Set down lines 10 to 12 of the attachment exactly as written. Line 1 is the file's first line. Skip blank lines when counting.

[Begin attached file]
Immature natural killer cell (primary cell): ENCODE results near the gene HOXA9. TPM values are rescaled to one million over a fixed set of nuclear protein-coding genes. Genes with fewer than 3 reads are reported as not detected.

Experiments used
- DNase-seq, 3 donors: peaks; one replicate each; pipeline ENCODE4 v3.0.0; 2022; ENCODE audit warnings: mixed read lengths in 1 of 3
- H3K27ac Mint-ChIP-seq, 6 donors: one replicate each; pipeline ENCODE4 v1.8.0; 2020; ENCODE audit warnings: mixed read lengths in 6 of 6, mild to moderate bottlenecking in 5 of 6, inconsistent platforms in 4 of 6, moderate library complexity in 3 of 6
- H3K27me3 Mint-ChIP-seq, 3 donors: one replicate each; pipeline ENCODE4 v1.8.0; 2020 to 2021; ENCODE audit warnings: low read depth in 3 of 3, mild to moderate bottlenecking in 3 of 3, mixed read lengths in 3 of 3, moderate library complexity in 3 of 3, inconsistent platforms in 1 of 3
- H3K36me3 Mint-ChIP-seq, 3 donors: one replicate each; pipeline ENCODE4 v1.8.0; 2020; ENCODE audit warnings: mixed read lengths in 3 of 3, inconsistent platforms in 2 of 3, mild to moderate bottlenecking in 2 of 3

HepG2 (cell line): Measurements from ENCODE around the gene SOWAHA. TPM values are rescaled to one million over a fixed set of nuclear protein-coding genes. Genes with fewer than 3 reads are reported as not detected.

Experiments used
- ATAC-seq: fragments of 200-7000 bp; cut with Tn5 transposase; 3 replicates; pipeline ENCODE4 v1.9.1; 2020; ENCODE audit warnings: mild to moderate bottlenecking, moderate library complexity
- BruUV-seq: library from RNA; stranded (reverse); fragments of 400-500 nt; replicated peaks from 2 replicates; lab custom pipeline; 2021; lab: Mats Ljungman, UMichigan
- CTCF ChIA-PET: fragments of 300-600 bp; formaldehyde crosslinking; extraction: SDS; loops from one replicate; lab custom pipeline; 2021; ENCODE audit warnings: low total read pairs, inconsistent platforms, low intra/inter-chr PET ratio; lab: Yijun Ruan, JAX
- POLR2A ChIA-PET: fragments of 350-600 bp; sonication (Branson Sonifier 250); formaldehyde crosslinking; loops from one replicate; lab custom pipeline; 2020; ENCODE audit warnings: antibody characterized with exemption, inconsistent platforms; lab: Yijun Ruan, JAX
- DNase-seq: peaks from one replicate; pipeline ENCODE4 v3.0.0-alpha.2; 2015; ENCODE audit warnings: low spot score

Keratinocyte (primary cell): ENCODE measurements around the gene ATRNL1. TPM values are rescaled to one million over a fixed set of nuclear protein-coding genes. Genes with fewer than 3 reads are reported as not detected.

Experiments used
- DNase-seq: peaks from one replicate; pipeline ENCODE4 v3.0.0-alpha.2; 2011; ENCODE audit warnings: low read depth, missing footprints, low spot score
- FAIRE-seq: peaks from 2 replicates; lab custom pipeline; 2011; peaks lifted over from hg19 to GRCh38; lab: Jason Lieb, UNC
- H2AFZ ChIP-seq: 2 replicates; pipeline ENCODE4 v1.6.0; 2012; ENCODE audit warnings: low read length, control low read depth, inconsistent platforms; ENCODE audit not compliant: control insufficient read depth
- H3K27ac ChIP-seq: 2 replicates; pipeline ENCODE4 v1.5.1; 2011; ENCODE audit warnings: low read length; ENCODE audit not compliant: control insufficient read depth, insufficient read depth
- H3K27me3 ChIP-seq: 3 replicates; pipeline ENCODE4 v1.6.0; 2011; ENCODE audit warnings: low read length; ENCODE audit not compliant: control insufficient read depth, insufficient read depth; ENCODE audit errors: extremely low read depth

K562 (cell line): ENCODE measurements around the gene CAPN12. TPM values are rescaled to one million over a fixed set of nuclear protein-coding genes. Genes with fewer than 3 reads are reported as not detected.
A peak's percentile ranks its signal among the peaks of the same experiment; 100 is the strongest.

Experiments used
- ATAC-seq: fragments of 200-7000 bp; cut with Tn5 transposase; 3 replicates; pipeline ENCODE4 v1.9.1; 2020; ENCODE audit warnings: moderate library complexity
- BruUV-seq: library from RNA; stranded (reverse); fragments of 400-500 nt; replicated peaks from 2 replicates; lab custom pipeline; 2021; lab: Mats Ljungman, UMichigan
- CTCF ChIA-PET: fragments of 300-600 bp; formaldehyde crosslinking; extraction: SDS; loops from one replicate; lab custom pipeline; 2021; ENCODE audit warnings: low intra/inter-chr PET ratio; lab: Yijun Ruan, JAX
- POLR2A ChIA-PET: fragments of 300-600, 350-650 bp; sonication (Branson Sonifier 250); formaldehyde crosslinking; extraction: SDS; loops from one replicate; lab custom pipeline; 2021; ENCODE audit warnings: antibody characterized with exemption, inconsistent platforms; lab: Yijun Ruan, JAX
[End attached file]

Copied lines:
- BruUV-seq: library from RNA; stranded (reverse); fragments of 400-500 nt; replicated peaks from 2 replicates; lab custom pipeline; 2021; lab: Mats Ljungman, UMichigan
- CTCF ChIA-PET: fragments of 300-600 bp; formaldehyde crosslinking; extraction: SDS; loops from one replicate; lab custom pipeline; 2021; ENCODE audit warnings: low total read pairs, inconsistent platforms, low intra/inter-chr PET ratio; lab: Yijun Ruan, JAX
- POLR2A ChIA-PET: fragments of 350-600 bp; sonication (Branson Sonifier 250); formaldehyde crosslinking; loops from one replicate; lab custom pipeline; 2020; ENCODE audit warnings: antibody characterized with exemption, inconsistent platforms; lab: Yijun Ruan, JAX